Plumbiferous Media

Write About Love – Belle and Sebastian

Oct 14th 2010
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Write About Love - Belle and SebastianBelle and Sebastian
Write About Love
Score: 81








Four years after the release of seventh LP The Life Pursuit, quintessential Glasgow twee band Belle and Sebastian has released its newest album, Write about Love. Write about Love is a bit of a change for Belle and Sebastian – more sonically involved, in a departure from the laid-back but complex tone that has distinguished the band’s music since its founding. And so perhaps Write about Love doesn’t sound quite like much of the band’s earlier work, but it’s definitely Belle & Sebastian – and in its own right, it’s certainly an interesting album.

What has always distinguished Belle and Sebastian was its ability to sound entirely pleasant and laid back, no matter how complicated the music was (and it was often extremely complicated), and no matter what the lyrics contained. The enjoyability is still present on Write about Love, just with less of the rest. Only a few tracks of Write about Love, most notably “I Want the World to Stop” and “Write about Love” are truly complex, containing more than two or so complimentary lines, interacting perfectly to push the music from enjoyable to outstanding.

The rest of the tracks are, unfortunately, very simple tunes. They may still be nice to listen to, and they are, but they’re nowhere near the level of those few excellent tracks. Combined with lyrics that, though initially wonderful are occasionally overused, too much of Write about Love is underwhelming. Overall, the album is simply not Belle and Sebastian at its best. It’s clearly trying, but only a few sections of the album can truly be considered amazing. Write about Love is still good, just not Belle and Sebastian good.

Frontman Stuart Murdoch, as usual for the majority of Belle and Sebastian’s music, takes on the task of producing Write about Love‘s vocals. Murdoch’s voice is as bright as always, only accentuated by the rather high level of energy running through Write about Love. Increased energy aside, Murdoch hasn’t lost a bit of the deep emotional vein in his voice, and the combination works quite well throughout the album. Murdoch is joined both by bandmate Stevie Jackson, whose bright voice is a nice contrast to Murdoch’s, and quite surprisingly by Norah Jones on “Little Lou, Ugly Jack, Prophet John”, where she and Murdoch share an able duet.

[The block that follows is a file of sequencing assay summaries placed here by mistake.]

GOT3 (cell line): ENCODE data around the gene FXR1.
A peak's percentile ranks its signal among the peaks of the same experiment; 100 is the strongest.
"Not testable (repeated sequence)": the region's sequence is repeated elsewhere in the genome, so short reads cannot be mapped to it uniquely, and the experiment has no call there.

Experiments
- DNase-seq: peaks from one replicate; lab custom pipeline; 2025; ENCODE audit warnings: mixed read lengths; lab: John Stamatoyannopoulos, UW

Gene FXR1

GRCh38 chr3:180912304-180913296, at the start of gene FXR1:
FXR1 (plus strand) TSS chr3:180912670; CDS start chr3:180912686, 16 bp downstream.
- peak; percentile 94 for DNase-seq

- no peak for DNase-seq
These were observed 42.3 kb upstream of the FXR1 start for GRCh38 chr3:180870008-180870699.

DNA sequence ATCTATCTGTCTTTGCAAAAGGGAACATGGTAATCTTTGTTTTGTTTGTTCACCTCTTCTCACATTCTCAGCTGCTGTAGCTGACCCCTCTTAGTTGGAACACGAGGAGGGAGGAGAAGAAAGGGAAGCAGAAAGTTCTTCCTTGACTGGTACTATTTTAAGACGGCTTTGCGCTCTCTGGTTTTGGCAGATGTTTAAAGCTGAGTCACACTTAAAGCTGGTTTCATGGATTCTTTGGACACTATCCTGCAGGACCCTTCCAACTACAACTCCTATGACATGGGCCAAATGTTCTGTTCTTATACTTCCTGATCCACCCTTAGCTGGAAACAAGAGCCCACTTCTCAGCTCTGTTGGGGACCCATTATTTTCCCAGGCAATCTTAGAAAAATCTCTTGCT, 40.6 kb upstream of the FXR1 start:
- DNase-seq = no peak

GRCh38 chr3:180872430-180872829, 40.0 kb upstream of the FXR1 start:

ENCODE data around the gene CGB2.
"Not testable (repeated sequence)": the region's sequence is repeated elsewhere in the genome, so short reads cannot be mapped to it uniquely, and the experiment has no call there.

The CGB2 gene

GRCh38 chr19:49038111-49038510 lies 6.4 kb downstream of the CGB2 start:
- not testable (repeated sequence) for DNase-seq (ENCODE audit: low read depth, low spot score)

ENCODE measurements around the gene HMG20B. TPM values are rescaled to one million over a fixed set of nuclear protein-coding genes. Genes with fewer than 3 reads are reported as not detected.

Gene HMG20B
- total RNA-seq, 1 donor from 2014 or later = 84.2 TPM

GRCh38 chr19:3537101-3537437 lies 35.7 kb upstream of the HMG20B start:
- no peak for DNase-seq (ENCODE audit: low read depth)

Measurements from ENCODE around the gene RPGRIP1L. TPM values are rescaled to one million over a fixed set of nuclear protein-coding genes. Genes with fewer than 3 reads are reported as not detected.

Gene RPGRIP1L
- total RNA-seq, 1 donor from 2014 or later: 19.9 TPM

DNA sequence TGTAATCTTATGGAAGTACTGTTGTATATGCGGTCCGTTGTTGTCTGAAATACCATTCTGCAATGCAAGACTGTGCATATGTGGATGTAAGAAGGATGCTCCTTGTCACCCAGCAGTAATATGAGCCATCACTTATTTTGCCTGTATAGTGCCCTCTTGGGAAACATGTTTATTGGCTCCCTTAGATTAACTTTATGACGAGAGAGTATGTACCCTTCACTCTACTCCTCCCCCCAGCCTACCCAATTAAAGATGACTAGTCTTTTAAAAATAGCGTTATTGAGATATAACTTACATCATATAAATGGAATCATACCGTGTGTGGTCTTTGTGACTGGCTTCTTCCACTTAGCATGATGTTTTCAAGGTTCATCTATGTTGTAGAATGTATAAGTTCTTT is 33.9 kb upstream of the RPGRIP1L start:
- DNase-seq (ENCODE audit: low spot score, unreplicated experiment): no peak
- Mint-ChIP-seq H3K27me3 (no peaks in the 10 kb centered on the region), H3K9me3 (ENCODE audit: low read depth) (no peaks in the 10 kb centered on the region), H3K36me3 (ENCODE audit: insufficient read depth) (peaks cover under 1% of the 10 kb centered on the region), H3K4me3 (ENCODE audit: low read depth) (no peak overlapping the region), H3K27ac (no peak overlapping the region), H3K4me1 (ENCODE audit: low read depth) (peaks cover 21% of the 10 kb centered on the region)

Write about Love may sound a bit different from some of Belle and Sebastian’s older fare, but the lyrics are in the band’s familiar tone. Well-written, occasionally tongue-in-cheek, emotionally invested words are the focus of Write about Love, and unsurprisingly it works. Whether it’s the humorously poetic “Write about love / It can be in any tense / But it must make sense,” or just “I want the world to stop,” Murdoch and the rest of Belle and Sebastian have done an excellent job writing lyrics that not only match up brilliantly with the sound of Write about Love, but with the standard they’ve set for themselves over the years.

Write about Love is a significant development for Belle and Sebastian. First off, the band is once again producing albums. Continuing from there, Belle and Sebastian is continuing in evolving a more theatrical sound, a project initiated with the move to the Rough Trade label. But Write about Love simply isn’t another Dear Catastrophe Waitress. Belle and Sebastian is as pleasant to listen to as ever, just without quite a bit of the deeper elements that allow Belle and Sebastian to be as musically interesting as it is listenable.


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